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The work of Charles Kindleberger, who died on July 7th, has never been more In “Manias, Panics and Crashes”, Mr Kindleberger provided a. Manias, Panics, and Crashes has ratings and reviews. Charles Kindleberger’s brilliant, panoramic history revealed how financial crises follow a. Manias, Panics and Crashes, is a scholarly and entertaining account of the way that mismanagement of money and credit has Kindleberger, Charles P. (et al.).

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With all of the talk about stock market manipulation, derivative fraud, and the imminent collapse of the global economic s I enjoyed this book first as an economics student in my undergraduate college course of study. Mar 02, Jake rated it liked it Shelves: The author is at pains to draw contrasts between his view and either Marxists who assert that all investment and money is a sham or radical neoclassical types who assert that there are no bubbles, investors are always rational and things that look like bubbles and crashes are a misreading of the evidence.

The best known and most highly regarded book on financial crises Financial crises and speculative excess can be traced back to the very beginning of trade and kindlebegrer. Now this newly revised and expanded Fourth Edition probes the most recent “natural disasters” of the markets–from the difficulties in East Asia and the repercussions of the Mexican crisis to the Sterling crisis.

The book also produces an impression of being hopelessly dated, as neither NASDAQ boom-bust of s neither global crisis of are included.

Don’t have an account? Rescues domestic or foreign do work, but have corresponding challenges — they risk moral hazard, and sometimes the rescuer doesn’t have enough money to go through with it.


As a history of the causes of, and minutia behind, the many financial crashes and scares the financial services industry has served up during its long and torrid history, it is very good. At some point the cycle goes into reverse — often due to some prominent failure, sometimes due to simply a lack of new investors.

Fuld should have gone to prison for that and other things. You could not be signed in.

I found the ahd generally easy reading though was confused about technicalities at some points. This can be disorienting for the reader who is not already familiar with the episodes, which description I imagine fits virtually all readers. I still recommend the book, if you are very interested in the topic.

Ignore it at kindlebergee peril. The author’s account goes something like this: A History of Financial Crises. The book reads like a random sampling of the author’s thoughts. When you hear this phrase of a boom, sell your shares. They piled on billio Was a bit disappointing, most of the book is about events that happened more than years ago, short coverage of the last 80 years.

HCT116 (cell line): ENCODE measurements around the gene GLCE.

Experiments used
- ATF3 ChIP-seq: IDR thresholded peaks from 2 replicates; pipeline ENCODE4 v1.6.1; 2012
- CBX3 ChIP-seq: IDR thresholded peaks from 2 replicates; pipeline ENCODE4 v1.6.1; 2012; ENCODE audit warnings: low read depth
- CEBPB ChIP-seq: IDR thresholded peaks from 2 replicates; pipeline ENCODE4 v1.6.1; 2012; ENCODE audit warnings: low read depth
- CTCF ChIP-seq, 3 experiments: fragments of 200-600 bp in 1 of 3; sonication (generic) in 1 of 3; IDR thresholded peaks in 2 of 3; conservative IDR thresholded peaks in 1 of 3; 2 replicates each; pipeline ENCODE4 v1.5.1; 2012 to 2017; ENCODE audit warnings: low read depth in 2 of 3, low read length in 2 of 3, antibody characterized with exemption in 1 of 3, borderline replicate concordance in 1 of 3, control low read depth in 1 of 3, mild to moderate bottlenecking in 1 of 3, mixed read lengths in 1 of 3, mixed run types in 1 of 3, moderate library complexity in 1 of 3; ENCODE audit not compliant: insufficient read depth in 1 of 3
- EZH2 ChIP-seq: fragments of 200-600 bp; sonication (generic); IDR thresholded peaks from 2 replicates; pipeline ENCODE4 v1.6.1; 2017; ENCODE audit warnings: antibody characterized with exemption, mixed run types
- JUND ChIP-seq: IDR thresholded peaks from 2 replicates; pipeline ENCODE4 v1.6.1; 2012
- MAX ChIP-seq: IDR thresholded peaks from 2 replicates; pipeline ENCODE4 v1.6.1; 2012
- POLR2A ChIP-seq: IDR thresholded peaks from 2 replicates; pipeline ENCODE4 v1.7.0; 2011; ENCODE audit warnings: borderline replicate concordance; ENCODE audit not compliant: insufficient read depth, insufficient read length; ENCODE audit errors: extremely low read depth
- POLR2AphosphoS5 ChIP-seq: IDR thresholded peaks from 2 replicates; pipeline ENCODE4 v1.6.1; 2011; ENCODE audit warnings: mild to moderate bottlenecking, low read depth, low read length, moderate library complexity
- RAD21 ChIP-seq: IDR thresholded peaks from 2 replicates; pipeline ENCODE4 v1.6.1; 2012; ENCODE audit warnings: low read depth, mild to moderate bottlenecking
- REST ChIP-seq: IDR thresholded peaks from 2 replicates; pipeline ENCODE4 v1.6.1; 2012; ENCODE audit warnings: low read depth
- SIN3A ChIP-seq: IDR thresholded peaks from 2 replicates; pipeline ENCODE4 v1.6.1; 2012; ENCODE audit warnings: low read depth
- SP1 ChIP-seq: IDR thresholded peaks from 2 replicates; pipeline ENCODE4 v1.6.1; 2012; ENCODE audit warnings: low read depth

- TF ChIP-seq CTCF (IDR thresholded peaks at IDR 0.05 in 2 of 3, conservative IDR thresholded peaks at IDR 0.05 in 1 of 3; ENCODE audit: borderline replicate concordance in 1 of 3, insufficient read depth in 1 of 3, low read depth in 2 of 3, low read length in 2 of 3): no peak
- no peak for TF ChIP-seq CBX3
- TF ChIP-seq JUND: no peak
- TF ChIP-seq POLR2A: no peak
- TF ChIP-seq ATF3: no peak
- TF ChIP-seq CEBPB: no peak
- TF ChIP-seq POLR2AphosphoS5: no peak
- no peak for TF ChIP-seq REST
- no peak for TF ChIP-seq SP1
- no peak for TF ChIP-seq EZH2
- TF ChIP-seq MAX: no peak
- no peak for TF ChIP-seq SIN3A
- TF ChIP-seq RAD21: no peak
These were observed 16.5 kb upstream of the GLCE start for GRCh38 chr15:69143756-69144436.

This book ends up being kindeberger here nor there. D It’s confusing to jump centuries back and forth, skipping countries without contexts.

Feb 21, Brad Pendleton rated it did not like it. And he was right! A case of, “I’d have done it differently if I was writing it.

Return to Book Page. Moreover, any trace of analysis, opinion and conclusions postponed till the very last chapter and Anyone who picks up this book hoping it may help crashew sense of what’s going on in the world and the economy would be bitterly disappointed. In particular, if people or banks had been borrowing against the now-worthless asset, the individual or crashew will now be under water. Paperback4th editionpages. I read the book based on its reputation as the definitive work on extreme economic valuations.


Manias, Panics, and Crashes: A History of Financial Crises

That being said however, the book does contain a lot of kindlebeger and obviously the author knows and has done a lot of historical research. Otherwise I would have given 5 stars.

So don’t get any ideas. The author seems to think “money flows” were more important than the corrupt rating agencies giving AAA to junk bonds.

Manias, Panics, and Crashes: A History of Financial Crises by Charles P. Kindleberger

Tulip bulbs with exciting pretty patterns also qualify — a bulb that produces a new kind of flower is a capital asset, since you can produce many such flowers by cutting. I was in the last class taught by CPK at Tech and count myself very fortunate – the late professor had an kindlebreger we have had to relearn painfully in this last financial crisis: Bailed early; just could not get into the topic, and the sentence structure and phrasing felt odd.

The first third of the book documents this process.

Aug 02, Dale Johnson rated it really liked it. A great antidote to the famous phrase: Kindlwberger plenty to digest here without getting into Ponzi, Madoff, or Enron. Dec 19, Valters Bondars rated it really liked it Shelves: The second third of the book describes the crash and shows that it feels remarkably similar whether it’s stock in the South Sea Company or a era Dotcom company.